Having spent my fair share of time in pizza parlors, arcades, and comic shops as a kid (and as an adult for that matter), I played many a fighting game in my day. Claiming to be the best at Street Fighter or King of Fighters became a bragging right that had to be earned by defeating other kids from school on an arcade cabinet and in public. I was pretty good. Not great, but better than most in my area.

It wasn't until I moved up to Northern California that I came across professional Street Fighter players, and I then realized how inadequate my skills were. I Got Next is a documentary that focuses on the competitive Street Fighter community, and some of its most recognizable individuals.

Saturday, February 04, 2012

Wednesday, February 01, 2012

Alan Johnson and Michael Walzer

The always great Alan Johnson has an excellent interview with Dissent's Michael Walzer on the future of democratic Israel. Here is a bit:
WALZER:  I was in Israel this past summer during the social justice protests – a totally unexpected uprising with a very large social base. It has had difficulty – as have the protests in Spain and other places, in the US too – finding a political expression. The party system at this moment is not congenial. But the protests signalled that there is a base for a left-liberal or social democratic politics. And I also think that the settler militants, the so-called ‘hill-top youth,’ and the ultra-Orthodox militants, have overreached.  I think, well, I hope, that there will be an anti-clerical reaction and a return to the old Zionist idea of the ‘negation of the Galut,’ which entails a rejection of the rule of the rabbis. I think or hope that there will be a return of secular politics. I am sure this would happen if there were peace. But it might manifest itself quite strongly even in current conditions. So that is my hope – some combination of the politics of social justice and a Jewish equivalent of the anti-clericalism we saw in Catholic Europe in the late  nineteenth century.

Sunday, January 29, 2012

"Israel Firster" and Around the Web This Week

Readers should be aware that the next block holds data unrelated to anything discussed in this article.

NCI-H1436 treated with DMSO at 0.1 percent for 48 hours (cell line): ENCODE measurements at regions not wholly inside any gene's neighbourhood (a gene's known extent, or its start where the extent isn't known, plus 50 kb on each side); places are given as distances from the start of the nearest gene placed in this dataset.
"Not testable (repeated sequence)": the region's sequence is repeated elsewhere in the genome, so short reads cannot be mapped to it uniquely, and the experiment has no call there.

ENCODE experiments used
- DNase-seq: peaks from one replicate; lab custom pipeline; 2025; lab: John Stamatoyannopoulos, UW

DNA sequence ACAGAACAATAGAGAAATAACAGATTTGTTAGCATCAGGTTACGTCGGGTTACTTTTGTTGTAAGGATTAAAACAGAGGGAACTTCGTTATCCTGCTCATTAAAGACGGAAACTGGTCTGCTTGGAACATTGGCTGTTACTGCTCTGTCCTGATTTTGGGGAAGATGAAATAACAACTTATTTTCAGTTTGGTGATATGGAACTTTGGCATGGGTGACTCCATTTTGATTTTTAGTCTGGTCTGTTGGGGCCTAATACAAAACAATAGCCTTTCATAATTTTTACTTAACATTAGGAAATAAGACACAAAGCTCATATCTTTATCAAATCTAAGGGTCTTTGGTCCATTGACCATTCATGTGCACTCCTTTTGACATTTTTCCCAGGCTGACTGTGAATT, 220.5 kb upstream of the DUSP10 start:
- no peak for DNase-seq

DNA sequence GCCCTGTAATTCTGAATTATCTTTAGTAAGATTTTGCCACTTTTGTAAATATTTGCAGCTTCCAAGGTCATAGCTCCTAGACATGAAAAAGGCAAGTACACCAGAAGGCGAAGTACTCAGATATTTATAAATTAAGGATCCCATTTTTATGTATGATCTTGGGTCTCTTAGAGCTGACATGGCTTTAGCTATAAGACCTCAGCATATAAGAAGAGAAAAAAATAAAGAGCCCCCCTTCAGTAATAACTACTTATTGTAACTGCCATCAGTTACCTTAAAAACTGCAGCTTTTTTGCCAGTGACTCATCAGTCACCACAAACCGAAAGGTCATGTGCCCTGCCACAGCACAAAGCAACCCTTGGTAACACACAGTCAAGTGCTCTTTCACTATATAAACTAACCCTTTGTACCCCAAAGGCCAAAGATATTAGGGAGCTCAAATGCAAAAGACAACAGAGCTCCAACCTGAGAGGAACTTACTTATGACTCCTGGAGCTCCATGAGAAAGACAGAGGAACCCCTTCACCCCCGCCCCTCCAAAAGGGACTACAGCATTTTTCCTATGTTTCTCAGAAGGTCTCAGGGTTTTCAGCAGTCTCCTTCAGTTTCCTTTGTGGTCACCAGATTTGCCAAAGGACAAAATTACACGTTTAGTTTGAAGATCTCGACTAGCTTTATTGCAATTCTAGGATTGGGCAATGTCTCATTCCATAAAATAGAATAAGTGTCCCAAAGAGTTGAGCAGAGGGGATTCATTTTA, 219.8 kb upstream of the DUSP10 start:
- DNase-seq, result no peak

Antisemitism and "Israel Firsters" Ben Cohen's piece in Commentary on the way anti-Semetism has been framed in the current debate is required reading. Cohen writes:
"Anti-Semitism’s newfound respectability is not unprecedented. Indeed, the fact that anti-Semites have been given power over the definition of anti-Semitism reflects the very origins of the term. Coined in late 19-century Germany, anti-Semitism was not intended as a descriptor for a troubling social trend—like racism, or the more recent Islamophobia—but as the positive organizing principle of an emancipatory political movement."
Spencer Ackerman responds to the likes of Glenn Greenwald and Max Blumenthal who have been using the phrase "Israel Firster" to describe Jews who they believe put Israel's interests (or at least the settlers and Likud) above Americas. You have folks like Freddie doubling down on their own nonsense, rejecting all claims that the term is anti-Semitic, a laughably ridiculous postulation. Ackerman counters:
"This is tiresome to point out. Many of the writers who are fond of the Israel Firster smear are—appropriately—very good at hearing and analyzing dog-whistles when they’re used to dehumanize Arabs and Muslims. I can’t read anyone’s mind or judge anyone’s intention, but by the sound of it these writers are sending out comparable dog-whistles about Jews."
Ron Paul: I have enjoyed Ron Paul in the debates as of late. Don't get me wrong: legitimizing this old crank is not good for the debate or for the country, but challenging the basic premise the Republican Party approaches most of its efforts is somewhat refreshing. I think a Ron Paul like candidate should be in every party's primary, questioning party orthodoxy and forcing the organization's mainstream to face some incoherence in their own policies. Having said that, Adam Holland has dug up another inconvenient truth regarding Paul's comrades, this time regarding the way they have been pushing the Protocols of Zion. LGF covers more of the racist newsletter ordeal.